EU says Kenyan exports to enjoy duty free status by 2015
01 November 2014, 09:33
Nairobi - Kenyan exports to the European Union (EU) will enjoy duty free status from the end of January 2015, visiting EU Trade Commissioner Karel de Gucht said on Friday.
The commissioner told a media briefing in Nairobi that Kenyan exports have been attracting duty as a result of failing to meet the Oct.1 deadline for signing the the Economic Partnership Agreement (EPA).
"It will take at least two months from now for the EU Parliament to pass by a law that will allow duty free, quota free access for Kenyan goods," he said.
The East African Community (EAC) Member States and EU reached an agreement on the EPA and initialized the agreement in mid October. The EU Commissioner said they can't organize refunds for the import taxes paid by Kenyan exporters because there is no provision for it.
"However, it is possible for the EU to channel funds earmarked for overseas development for compensating exporters," he said.
He added that the EPA will provide guaranteed duty free and quota free access to the EU's single market of 500 million people.
According to the envoy, Kenya is no longer eligible for the EU's market access programs, as it is not classified as a Least Developed Country (LDC). He urged EAC states to ensure EU aid supports EAC's trade policies, infrastructure and export companies.
On Oct. 1, Kenyan exports to the EU started attracting Generalized System of Preference (GSP) tariffs while the other four EAC Partner states moved to the Everything But Arms (EBA) arrangement by virtue of them being Least Developed Countries (LDCs).
Under the new GSP system, Kenyan flower exporters must attach a form, indicating the origin of the flowers to benefit from duties that go as high as 8.5 percent. Only carnations exported to the EU from Kenya do not attract duty under the GSP.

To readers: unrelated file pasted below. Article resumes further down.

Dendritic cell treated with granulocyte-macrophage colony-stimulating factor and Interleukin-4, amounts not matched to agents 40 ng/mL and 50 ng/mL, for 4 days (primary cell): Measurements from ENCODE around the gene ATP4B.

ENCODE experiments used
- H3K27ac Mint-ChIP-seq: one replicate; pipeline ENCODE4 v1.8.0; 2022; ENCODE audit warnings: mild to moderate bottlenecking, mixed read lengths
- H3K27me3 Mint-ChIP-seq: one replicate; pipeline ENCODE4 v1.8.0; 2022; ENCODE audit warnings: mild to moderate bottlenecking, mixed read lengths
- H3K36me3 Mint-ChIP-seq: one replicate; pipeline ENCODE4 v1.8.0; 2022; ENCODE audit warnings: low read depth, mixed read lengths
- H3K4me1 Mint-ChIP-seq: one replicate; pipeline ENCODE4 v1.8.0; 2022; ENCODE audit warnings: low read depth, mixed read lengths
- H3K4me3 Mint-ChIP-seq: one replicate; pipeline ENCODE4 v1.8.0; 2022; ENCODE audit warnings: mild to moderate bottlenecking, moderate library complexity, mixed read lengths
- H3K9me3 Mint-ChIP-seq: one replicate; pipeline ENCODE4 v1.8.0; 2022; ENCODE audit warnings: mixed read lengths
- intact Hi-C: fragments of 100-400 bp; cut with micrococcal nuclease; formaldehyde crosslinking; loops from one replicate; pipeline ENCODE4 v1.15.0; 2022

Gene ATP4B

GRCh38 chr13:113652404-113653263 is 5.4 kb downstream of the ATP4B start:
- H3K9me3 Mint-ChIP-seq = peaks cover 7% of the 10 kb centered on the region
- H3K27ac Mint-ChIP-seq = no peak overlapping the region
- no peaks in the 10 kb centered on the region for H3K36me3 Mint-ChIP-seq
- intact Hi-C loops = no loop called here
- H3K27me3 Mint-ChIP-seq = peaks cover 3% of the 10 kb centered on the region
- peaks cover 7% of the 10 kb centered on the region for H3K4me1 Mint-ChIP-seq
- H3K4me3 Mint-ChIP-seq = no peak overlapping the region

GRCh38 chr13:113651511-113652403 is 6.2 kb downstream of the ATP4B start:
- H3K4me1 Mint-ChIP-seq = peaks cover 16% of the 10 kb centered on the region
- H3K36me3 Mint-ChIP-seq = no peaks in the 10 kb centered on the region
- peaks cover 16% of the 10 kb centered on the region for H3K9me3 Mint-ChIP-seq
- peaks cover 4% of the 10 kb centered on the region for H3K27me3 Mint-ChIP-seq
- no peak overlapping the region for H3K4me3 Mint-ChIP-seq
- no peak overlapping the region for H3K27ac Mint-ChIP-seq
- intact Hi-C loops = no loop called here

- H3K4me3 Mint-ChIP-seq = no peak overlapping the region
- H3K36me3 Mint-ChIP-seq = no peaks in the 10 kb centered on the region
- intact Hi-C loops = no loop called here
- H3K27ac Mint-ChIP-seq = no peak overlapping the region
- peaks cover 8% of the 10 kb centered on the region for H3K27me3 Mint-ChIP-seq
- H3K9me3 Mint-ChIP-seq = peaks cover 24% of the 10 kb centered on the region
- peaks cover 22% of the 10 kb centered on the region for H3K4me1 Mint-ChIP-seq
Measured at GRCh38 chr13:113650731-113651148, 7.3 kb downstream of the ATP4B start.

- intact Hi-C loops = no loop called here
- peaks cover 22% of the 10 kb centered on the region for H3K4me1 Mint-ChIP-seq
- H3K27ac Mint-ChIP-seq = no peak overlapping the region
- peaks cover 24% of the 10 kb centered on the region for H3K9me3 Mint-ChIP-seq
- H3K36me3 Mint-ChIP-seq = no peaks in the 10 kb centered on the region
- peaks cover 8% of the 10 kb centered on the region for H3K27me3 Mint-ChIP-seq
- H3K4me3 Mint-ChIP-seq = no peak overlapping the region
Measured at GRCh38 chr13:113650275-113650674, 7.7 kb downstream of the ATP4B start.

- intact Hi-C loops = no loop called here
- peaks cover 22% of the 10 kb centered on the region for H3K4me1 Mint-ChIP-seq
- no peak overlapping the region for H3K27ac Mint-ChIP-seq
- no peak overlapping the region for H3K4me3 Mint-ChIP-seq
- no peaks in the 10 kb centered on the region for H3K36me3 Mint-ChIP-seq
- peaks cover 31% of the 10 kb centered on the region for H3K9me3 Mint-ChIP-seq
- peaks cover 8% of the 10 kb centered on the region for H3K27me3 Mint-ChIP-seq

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The change of regime to GSP meant this privilege of duty-free flower exports is a reserve for countries that have ratified EPAs concluded with the EU.
Kenyan agricultural goods, including cut flowers, will in the meantime be subject to various EU GSP tariffs until the EPAs are fully implemented. These products include vegetables, beans, sweet corn and processed juice.
Ministry of Foreign Affairs and International Trade Cabinet Secretary Amina Mohamed said ratification of the EPA by both EU parliament and the five EAC partner states will occur by the end of August 2015.
"It will offer Kenyan goods 30 years of duty free quota free access to the EU. EAC states will now be able to focus on improving their economic performance without worrying about the potential loss of duty free access," Mohamed said.
She noted that the trade negotiations have been ongoing since 2003. "We have learnt a lot from the experience along the way," she said.
The CS said Kenya's exports to the EU are now facing greater scrutiny after EU border officials detected high levels of pesticide residues in exports.
"This is affecting the competitiveness of Kenyan goods as ten percent of beans and peas consignments have to undergo physical inspection at the EU points of entry," she said.
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